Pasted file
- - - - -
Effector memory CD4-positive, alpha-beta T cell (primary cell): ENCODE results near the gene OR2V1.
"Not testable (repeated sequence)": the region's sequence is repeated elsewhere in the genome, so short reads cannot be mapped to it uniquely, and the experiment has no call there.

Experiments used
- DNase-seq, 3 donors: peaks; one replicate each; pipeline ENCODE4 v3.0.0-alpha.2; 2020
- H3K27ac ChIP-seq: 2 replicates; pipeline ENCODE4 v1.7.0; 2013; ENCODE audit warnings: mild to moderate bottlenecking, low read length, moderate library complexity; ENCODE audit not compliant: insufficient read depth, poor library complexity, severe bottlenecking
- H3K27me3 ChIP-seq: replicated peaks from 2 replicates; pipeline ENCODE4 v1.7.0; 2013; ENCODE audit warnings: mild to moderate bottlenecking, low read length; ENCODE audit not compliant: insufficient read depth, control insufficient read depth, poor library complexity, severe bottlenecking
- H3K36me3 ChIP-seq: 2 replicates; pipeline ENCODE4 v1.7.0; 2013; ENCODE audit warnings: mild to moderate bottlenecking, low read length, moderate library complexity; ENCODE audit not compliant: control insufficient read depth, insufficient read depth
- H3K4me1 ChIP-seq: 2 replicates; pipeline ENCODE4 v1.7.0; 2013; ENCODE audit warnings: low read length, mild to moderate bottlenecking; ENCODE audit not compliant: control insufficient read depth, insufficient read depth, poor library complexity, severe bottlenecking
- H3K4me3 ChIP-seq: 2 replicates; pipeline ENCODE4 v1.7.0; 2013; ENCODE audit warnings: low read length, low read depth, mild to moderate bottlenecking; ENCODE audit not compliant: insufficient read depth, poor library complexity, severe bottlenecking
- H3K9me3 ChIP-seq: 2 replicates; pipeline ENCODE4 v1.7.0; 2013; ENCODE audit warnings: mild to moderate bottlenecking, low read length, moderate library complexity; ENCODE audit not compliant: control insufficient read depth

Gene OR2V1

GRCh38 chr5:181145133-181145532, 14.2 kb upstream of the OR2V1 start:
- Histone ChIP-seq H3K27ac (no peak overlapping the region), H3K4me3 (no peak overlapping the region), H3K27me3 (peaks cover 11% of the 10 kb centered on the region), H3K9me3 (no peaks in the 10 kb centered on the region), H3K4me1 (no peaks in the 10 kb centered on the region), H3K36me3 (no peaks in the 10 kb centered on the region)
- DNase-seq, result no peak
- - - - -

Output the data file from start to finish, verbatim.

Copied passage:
Effector memory CD4-positive, alpha-beta T cell (primary cell): ENCODE results near the gene OR2V1.
"Not testable (repeated sequence)": the region's sequence is repeated elsewhere in the genome, so short reads cannot be mapped to it uniquely, and the experiment has no call there.

Experiments used
- DNase-seq, 3 donors: peaks; one replicate each; pipeline ENCODE4 v3.0.0-alpha.2; 2020
- H3K27ac ChIP-seq: 2 replicates; pipeline ENCODE4 v1.7.0; 2013; ENCODE audit warnings: mild to moderate bottlenecking, low read length, moderate library complexity; ENCODE audit not compliant: insufficient read depth, poor library complexity, severe bottlenecking
- H3K27me3 ChIP-seq: replicated peaks from 2 replicates; pipeline ENCODE4 v1.7.0; 2013; ENCODE audit warnings: mild to moderate bottlenecking, low read length; ENCODE audit not compliant: insufficient read depth, control insufficient read depth, poor library complexity, severe bottlenecking
- H3K36me3 ChIP-seq: 2 replicates; pipeline ENCODE4 v1.7.0; 2013; ENCODE audit warnings: mild to moderate bottlenecking, low read length, moderate library complexity; ENCODE audit not compliant: control insufficient read depth, insufficient read depth
- H3K4me1 ChIP-seq: 2 replicates; pipeline ENCODE4 v1.7.0; 2013; ENCODE audit warnings: low read length, mild to moderate bottlenecking; ENCODE audit not compliant: control insufficient read depth, insufficient read depth, poor library complexity, severe bottlenecking
- H3K4me3 ChIP-seq: 2 replicates; pipeline ENCODE4 v1.7.0; 2013; ENCODE audit warnings: low read length, low read depth, mild to moderate bottlenecking; ENCODE audit not compliant: insufficient read depth, poor library complexity, severe bottlenecking
- H3K9me3 ChIP-seq: 2 replicates; pipeline ENCODE4 v1.7.0; 2013; ENCODE audit warnings: mild to moderate bottlenecking, low read length, moderate library complexity; ENCODE audit not compliant: control insufficient read depth

Gene OR2V1

GRCh38 chr5:181145133-181145532, 14.2 kb upstream of the OR2V1 start:
- Histone ChIP-seq H3K27ac (no peak overlapping the region), H3K4me3 (no peak overlapping the region), H3K27me3 (peaks cover 11% of the 10 kb centered on the region), H3K9me3 (no peaks in the 10 kb centered on the region), H3K4me1 (no peaks in the 10 kb centered on the region), H3K36me3 (no peaks in the 10 kb centered on the region)
- DNase-seq, result no peak